Air pollutants come in various shapes and sizes, and are broadly divided into three groups: criteria pollutants, air toxics, and biological pollutants. The major criteria pollutants that affect air quality are nitrogen dioxide, ozone, particles (PM10 and PM2.5), sulfur dioxide, carbon monoxide and lead. WHO Air quality guidelines offer global guidance on thresholds and limits for the first four. Air toxics, sometimes referred to as “hazardous air pollutants”, include “gaseous, aerosol or particulate pollutants that are present in the air in low concentrations” and come from motor vehicle emissions, solid fuel combustion, industrial emissions, and materials such as paints and adhesives in new buildings. Finally, biological pollutants “arise from sources such as microbiological contamination, e.g. moulds, the skin of animals and humans, and the remains and dropping of pests such as cockroaches.” Biological pollutants can be airborne and can have a significant impact on indoor air quality.
Coming back to the issue of equity, if the air quality of poorer countries currently is materially worse than that of the affluent ones, do we have an ipso facto stronger case to ask the developed countries for an equitable distribution of the burden of air pollution? Primarily, in the post-Paris Accord era, it is time for the developed countries to own up to their promise of a “global fund” which will allow developing countries to not only mitigate and adapt to climate change, but enable technology transfers for a smog-free urban environment.
Climate funds would not only support adaptation and mitigation efforts to combat the effects of past CO2 emissions, but simultaneously allow newly emerging nations to explore cleaner fuel options and embrace “sustainable development”. This appeal for resource transfer is complementary to the traditional argument for “climate change” funds.
Pending the availability of the promised “climate funds”, Bangladesh needs to gear up on its own with attention to fuel efficiency, vehicle inspections, conversion of brick kilns, inspection of construction sites, and adoption of best practices in municipal waste management, among others. For example, tariffs on imported motor vehicles could be lower for electric and hybrid, and based on MPG. All major automakers, including Toyota, VW and GM, have embraced fuel efficiency standards in response to consumer demands and government regulations. Bangladesh may proactively embrace fuel efficiency standards similar to India to improve the average fuel economy of cars and light trucks (trucks, vans and sport utility vehicles) imported or produced for sale in Bangladesh. In a public-private partnership, environmental groups may also be brought in to help develop clean transport strategies that improve the efficiency of vehicles by promoting deployment of cleaner fuels, improved vehicular emission standards, and standards for fuel economy performance.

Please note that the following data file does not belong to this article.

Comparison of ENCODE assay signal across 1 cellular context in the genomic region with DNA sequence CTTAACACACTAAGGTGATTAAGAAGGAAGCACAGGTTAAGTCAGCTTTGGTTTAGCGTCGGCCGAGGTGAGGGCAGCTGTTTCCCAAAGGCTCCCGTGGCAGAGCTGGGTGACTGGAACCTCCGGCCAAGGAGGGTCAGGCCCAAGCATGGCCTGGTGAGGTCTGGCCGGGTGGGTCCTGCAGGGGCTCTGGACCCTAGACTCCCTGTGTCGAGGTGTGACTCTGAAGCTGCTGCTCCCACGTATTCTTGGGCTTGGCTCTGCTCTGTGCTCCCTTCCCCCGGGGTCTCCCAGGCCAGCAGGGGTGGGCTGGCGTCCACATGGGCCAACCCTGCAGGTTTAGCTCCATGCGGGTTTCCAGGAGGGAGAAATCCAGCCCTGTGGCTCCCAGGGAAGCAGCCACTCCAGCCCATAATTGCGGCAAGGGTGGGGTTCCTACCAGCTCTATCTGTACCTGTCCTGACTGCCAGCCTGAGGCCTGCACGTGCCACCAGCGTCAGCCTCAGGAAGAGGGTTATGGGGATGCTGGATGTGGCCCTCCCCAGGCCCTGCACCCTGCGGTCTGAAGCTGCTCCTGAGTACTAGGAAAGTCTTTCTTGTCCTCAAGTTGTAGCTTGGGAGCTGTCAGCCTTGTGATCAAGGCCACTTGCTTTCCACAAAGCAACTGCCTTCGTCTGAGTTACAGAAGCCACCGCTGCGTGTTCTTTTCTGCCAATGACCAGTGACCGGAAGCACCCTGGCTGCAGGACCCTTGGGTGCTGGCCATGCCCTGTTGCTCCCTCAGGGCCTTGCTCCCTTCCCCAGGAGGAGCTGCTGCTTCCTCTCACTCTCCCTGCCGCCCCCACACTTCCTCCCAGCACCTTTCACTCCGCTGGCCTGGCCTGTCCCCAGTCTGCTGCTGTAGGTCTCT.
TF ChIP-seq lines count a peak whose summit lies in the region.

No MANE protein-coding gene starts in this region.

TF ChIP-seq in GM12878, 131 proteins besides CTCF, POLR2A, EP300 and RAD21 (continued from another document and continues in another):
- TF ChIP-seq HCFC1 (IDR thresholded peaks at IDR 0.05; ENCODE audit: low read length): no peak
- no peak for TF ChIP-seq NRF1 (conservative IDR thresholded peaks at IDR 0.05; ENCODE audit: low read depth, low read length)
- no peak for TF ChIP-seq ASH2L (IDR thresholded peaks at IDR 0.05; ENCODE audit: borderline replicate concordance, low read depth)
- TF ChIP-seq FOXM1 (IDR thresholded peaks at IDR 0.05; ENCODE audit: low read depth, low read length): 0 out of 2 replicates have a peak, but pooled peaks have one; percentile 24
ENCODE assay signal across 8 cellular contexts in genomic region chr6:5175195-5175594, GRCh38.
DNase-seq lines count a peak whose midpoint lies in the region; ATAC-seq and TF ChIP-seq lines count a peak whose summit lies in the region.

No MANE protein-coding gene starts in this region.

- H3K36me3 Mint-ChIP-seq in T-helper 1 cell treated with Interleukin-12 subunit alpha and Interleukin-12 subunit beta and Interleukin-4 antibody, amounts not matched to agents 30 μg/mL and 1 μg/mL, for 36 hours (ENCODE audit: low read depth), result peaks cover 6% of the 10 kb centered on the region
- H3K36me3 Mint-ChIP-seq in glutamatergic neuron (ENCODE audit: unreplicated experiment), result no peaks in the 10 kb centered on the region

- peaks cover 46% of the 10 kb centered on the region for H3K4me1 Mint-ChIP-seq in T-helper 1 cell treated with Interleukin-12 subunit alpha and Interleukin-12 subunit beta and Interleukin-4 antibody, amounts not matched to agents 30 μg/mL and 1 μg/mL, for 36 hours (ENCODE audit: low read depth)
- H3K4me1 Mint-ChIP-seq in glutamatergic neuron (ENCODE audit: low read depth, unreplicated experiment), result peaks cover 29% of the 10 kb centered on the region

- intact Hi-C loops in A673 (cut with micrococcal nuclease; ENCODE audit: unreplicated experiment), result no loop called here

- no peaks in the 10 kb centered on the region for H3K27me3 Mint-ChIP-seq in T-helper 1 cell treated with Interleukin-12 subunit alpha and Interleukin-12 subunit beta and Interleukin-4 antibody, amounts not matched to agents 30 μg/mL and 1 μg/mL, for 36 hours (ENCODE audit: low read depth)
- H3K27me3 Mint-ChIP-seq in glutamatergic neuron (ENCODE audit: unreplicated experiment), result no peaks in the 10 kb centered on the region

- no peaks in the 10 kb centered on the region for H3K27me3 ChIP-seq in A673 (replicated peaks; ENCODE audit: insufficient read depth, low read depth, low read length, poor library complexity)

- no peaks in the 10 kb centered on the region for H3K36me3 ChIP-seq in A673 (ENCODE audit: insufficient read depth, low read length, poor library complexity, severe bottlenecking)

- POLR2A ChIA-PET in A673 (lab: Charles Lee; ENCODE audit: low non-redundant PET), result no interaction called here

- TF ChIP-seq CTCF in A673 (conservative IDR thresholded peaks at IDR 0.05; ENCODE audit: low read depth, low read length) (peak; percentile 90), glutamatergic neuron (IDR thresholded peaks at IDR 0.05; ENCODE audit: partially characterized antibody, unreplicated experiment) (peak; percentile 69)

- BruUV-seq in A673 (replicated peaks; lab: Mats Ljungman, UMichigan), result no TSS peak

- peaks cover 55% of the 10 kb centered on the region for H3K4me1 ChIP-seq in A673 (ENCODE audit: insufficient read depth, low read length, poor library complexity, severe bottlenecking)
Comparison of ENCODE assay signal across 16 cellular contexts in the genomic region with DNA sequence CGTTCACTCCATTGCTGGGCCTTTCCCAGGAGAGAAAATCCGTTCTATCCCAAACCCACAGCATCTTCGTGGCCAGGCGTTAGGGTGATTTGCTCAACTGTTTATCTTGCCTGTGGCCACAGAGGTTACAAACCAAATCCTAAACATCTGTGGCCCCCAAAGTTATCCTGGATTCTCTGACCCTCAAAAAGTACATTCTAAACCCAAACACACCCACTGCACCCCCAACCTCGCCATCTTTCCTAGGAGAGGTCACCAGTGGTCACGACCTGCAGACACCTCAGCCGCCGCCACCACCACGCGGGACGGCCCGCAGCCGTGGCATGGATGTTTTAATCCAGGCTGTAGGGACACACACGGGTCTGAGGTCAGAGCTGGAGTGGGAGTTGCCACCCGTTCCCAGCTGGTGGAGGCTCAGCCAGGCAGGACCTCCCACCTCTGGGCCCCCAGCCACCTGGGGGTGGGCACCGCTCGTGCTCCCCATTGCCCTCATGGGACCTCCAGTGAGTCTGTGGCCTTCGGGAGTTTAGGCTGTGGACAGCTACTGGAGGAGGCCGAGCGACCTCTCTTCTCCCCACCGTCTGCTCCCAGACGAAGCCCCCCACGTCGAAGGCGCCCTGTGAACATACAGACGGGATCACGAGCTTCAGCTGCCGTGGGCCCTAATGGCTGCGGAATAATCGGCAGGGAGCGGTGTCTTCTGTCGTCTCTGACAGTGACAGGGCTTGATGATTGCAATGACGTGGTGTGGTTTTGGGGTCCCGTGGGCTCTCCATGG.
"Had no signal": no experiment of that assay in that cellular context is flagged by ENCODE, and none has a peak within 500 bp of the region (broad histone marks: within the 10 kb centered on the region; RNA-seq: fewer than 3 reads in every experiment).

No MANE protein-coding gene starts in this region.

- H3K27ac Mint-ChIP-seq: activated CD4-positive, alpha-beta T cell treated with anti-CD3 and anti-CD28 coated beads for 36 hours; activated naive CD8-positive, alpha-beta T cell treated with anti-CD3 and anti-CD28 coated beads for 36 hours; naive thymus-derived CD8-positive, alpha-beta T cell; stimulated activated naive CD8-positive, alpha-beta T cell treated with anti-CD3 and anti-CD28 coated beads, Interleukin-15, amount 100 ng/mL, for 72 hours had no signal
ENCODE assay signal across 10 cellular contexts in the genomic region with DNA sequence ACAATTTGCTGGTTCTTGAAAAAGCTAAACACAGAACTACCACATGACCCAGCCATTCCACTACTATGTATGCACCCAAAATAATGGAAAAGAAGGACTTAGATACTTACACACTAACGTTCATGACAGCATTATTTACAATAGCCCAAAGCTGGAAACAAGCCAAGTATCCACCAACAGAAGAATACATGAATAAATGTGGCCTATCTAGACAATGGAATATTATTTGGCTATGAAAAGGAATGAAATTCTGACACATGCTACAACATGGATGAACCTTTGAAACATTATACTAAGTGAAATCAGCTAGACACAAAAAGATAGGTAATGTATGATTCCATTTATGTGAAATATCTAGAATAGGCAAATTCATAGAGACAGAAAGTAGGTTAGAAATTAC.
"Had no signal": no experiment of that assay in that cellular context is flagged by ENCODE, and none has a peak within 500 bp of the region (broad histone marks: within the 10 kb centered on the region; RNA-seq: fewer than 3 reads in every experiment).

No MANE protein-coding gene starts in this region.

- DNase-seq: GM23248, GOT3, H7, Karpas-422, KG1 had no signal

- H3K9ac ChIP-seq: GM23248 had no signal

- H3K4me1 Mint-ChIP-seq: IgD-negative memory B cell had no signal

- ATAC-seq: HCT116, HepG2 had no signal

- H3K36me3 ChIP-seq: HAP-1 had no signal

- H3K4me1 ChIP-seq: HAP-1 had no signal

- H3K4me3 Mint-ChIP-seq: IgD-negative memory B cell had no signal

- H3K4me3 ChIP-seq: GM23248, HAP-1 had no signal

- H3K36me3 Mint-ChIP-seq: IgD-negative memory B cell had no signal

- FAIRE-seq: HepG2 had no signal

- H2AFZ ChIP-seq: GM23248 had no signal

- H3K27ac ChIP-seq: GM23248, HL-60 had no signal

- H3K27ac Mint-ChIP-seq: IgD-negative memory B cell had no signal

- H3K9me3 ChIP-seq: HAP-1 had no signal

Admittedly, Bangladesh is caught in a bind. Projections show that if demand for electricity grows at 7-10 percent rate a year, the power sector will need to more than double power generation to over 30,000 megawatts by 2030. If our future economic growth is based on fossil fuels, we need to address policy areas such as geographical location of industries, costs and benefits of ultra-supercritical turbines for power plants, and a regulatory framework to ensure a “clean coal” chain. In this respect, we might learn a lesson or two from China as it pulled back from the brink of ecological disaster.
To quote The Daily Star editorial, “Policies and investments supporting cleaner transport, energy-efficient housing, power generation, industry and better municipal waste management can effectively reduce key sources of ambient air pollution” and also lead to improved indoor air quality.
Dr Abdullah Shibli is an economist, and Senior Research Fellow at the International Sustainable Development Institute (ISDI), a think-tank in Boston, USA. His new book Economic Crosscurrents will be published later this year.